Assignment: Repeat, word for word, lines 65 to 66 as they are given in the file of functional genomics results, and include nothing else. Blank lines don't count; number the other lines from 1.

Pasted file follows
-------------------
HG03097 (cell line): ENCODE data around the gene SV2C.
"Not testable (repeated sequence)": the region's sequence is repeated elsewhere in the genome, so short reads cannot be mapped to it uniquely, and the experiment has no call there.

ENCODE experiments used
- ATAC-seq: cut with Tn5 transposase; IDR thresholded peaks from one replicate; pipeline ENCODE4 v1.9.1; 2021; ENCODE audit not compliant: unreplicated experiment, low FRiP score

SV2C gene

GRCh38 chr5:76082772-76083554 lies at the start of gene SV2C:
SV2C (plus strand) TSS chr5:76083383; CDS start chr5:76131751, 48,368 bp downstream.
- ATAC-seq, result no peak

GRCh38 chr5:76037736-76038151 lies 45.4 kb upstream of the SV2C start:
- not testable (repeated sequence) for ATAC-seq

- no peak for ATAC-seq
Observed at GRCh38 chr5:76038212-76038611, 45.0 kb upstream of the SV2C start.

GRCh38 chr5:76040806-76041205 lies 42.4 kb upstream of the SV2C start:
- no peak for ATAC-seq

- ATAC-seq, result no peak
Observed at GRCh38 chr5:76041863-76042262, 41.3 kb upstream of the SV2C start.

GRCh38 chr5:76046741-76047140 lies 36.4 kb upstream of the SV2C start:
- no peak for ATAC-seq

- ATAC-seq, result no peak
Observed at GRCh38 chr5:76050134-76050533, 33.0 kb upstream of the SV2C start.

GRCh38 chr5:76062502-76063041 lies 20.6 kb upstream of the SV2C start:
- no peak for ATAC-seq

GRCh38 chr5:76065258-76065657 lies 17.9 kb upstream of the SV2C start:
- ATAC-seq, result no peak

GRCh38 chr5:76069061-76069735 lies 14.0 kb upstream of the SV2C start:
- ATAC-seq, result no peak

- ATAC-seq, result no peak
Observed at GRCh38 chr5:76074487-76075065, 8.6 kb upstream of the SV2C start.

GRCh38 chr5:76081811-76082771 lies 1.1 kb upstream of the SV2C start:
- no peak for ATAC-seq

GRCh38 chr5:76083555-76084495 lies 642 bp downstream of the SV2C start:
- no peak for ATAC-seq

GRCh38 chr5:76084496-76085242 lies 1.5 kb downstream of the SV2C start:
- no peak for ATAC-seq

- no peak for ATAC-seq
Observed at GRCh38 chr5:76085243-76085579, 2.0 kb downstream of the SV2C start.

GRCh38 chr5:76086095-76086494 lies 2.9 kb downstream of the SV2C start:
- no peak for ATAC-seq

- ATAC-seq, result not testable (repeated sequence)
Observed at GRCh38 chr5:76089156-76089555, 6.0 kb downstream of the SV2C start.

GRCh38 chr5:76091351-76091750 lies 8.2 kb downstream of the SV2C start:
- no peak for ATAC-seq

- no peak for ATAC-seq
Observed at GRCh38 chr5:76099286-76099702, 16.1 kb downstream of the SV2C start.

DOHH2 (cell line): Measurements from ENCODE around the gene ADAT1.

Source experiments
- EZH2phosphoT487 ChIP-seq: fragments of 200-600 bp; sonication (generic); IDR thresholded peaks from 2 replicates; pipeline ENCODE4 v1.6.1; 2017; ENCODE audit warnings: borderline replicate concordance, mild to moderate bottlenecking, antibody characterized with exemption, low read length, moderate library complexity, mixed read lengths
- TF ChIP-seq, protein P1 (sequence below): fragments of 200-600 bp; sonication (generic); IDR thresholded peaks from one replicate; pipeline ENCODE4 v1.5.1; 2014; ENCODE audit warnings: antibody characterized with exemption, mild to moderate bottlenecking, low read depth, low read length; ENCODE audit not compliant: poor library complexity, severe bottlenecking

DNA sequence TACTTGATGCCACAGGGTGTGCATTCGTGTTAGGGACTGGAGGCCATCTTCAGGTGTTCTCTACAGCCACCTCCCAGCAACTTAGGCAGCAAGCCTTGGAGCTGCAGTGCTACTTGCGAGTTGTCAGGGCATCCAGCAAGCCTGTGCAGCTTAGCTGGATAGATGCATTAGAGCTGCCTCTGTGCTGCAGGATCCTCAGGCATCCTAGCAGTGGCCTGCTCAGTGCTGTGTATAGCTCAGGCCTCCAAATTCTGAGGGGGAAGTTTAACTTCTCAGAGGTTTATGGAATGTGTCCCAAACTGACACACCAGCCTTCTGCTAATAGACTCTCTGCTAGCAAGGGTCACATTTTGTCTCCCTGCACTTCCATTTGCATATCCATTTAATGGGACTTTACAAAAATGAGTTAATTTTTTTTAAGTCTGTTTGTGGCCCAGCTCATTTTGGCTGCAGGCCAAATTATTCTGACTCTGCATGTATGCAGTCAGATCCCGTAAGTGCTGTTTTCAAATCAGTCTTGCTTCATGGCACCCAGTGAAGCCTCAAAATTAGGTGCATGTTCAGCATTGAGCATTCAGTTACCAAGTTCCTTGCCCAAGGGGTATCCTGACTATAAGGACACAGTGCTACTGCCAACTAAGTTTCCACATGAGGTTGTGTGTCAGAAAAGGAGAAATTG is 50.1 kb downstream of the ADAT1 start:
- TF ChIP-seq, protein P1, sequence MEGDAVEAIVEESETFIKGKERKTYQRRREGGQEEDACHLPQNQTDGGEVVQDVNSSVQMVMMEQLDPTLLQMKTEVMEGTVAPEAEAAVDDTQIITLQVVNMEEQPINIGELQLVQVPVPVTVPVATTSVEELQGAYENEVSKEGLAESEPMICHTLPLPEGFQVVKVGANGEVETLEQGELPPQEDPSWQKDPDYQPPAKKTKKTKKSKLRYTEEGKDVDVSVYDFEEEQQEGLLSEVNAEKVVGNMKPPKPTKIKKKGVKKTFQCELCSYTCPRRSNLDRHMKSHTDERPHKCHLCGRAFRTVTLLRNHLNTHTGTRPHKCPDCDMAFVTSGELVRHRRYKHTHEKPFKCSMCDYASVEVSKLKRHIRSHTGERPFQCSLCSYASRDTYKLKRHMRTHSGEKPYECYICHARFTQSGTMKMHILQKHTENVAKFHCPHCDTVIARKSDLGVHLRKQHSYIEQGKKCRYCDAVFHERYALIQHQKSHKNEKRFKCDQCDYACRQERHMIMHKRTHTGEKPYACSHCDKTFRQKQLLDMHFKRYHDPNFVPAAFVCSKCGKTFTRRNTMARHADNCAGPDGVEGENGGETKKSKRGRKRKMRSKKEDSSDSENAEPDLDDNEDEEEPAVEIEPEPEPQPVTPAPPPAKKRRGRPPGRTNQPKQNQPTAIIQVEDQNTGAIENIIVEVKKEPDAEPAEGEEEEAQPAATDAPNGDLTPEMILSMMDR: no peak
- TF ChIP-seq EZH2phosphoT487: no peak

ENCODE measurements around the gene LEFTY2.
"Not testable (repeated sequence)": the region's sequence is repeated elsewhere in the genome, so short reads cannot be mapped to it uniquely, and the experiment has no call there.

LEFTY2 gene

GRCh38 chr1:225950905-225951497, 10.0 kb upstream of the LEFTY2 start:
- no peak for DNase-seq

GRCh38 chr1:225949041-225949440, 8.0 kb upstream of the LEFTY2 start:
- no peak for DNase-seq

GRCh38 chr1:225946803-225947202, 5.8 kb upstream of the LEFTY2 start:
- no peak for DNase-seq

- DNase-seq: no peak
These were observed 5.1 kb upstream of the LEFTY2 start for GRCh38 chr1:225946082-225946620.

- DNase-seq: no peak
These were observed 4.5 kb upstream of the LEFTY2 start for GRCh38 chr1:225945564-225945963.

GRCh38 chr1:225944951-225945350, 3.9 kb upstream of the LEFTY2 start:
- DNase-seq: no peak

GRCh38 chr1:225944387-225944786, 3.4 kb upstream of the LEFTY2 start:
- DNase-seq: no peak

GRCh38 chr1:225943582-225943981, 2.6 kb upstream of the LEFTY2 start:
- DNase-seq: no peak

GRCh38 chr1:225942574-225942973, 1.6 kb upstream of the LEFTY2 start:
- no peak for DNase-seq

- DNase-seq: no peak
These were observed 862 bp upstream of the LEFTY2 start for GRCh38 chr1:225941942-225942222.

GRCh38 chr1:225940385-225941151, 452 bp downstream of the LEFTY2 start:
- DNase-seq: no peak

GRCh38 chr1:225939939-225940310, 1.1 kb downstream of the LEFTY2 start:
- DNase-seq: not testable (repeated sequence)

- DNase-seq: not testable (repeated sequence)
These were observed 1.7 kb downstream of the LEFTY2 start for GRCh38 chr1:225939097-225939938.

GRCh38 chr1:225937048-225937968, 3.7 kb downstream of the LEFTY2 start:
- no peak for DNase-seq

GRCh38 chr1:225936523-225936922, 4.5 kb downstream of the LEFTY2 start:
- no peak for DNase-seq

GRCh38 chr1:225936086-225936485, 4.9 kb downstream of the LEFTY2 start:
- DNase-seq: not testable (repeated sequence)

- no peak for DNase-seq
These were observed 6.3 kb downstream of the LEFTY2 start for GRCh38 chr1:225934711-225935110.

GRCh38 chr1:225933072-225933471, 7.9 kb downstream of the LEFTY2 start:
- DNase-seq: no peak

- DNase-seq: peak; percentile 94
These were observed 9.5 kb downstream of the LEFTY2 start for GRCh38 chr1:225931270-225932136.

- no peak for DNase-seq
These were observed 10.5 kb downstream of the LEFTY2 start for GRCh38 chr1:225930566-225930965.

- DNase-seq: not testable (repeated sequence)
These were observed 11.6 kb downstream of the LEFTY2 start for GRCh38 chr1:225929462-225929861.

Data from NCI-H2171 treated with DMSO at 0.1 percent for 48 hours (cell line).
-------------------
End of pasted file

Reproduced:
GRCh38 chr1:225944951-225945350, 3.9 kb upstream of the LEFTY2 start:
- DNase-seq: no peak